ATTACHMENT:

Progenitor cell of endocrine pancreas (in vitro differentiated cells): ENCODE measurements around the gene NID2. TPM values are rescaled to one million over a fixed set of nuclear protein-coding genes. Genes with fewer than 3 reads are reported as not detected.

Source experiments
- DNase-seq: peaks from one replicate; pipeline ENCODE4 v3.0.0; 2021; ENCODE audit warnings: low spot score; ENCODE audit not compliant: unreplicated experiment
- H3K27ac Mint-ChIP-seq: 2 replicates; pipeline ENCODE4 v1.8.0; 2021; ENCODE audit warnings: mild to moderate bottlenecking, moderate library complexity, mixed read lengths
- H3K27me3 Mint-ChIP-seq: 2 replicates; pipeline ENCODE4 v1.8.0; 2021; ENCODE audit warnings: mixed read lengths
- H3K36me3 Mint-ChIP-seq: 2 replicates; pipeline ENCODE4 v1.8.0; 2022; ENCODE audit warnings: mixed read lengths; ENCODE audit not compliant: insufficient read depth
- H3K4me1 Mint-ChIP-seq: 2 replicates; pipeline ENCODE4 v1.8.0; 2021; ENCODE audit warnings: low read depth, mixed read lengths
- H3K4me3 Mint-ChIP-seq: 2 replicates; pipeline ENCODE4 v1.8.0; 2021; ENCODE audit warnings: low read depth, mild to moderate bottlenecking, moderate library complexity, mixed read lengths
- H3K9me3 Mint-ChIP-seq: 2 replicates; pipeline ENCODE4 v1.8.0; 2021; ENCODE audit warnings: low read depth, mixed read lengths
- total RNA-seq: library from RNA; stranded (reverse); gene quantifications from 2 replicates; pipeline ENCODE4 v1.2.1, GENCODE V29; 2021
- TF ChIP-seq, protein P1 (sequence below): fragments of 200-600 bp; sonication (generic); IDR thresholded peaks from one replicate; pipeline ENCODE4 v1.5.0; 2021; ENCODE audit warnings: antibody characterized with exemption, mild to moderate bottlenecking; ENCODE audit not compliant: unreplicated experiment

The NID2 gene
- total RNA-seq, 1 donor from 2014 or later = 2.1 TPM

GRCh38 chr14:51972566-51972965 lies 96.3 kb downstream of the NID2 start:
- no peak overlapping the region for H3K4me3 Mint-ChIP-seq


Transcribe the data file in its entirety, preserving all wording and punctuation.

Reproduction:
Progenitor cell of endocrine pancreas (in vitro differentiated cells): ENCODE measurements around the gene NID2. TPM values are rescaled to one million over a fixed set of nuclear protein-coding genes. Genes with fewer than 3 reads are reported as not detected.

Source experiments
- DNase-seq: peaks from one replicate; pipeline ENCODE4 v3.0.0; 2021; ENCODE audit warnings: low spot score; ENCODE audit not compliant: unreplicated experiment
- H3K27ac Mint-ChIP-seq: 2 replicates; pipeline ENCODE4 v1.8.0; 2021; ENCODE audit warnings: mild to moderate bottlenecking, moderate library complexity, mixed read lengths
- H3K27me3 Mint-ChIP-seq: 2 replicates; pipeline ENCODE4 v1.8.0; 2021; ENCODE audit warnings: mixed read lengths
- H3K36me3 Mint-ChIP-seq: 2 replicates; pipeline ENCODE4 v1.8.0; 2022; ENCODE audit warnings: mixed read lengths; ENCODE audit not compliant: insufficient read depth
- H3K4me1 Mint-ChIP-seq: 2 replicates; pipeline ENCODE4 v1.8.0; 2021; ENCODE audit warnings: low read depth, mixed read lengths
- H3K4me3 Mint-ChIP-seq: 2 replicates; pipeline ENCODE4 v1.8.0; 2021; ENCODE audit warnings: low read depth, mild to moderate bottlenecking, moderate library complexity, mixed read lengths
- H3K9me3 Mint-ChIP-seq: 2 replicates; pipeline ENCODE4 v1.8.0; 2021; ENCODE audit warnings: low read depth, mixed read lengths
- total RNA-seq: library from RNA; stranded (reverse); gene quantifications from 2 replicates; pipeline ENCODE4 v1.2.1, GENCODE V29; 2021
- TF ChIP-seq, protein P1 (sequence below): fragments of 200-600 bp; sonication (generic); IDR thresholded peaks from one replicate; pipeline ENCODE4 v1.5.0; 2021; ENCODE audit warnings: antibody characterized with exemption, mild to moderate bottlenecking; ENCODE audit not compliant: unreplicated experiment

The NID2 gene
- total RNA-seq, 1 donor from 2014 or later = 2.1 TPM

GRCh38 chr14:51972566-51972965 lies 96.3 kb downstream of the NID2 start:
- no peak overlapping the region for H3K4me3 Mint-ChIP-seq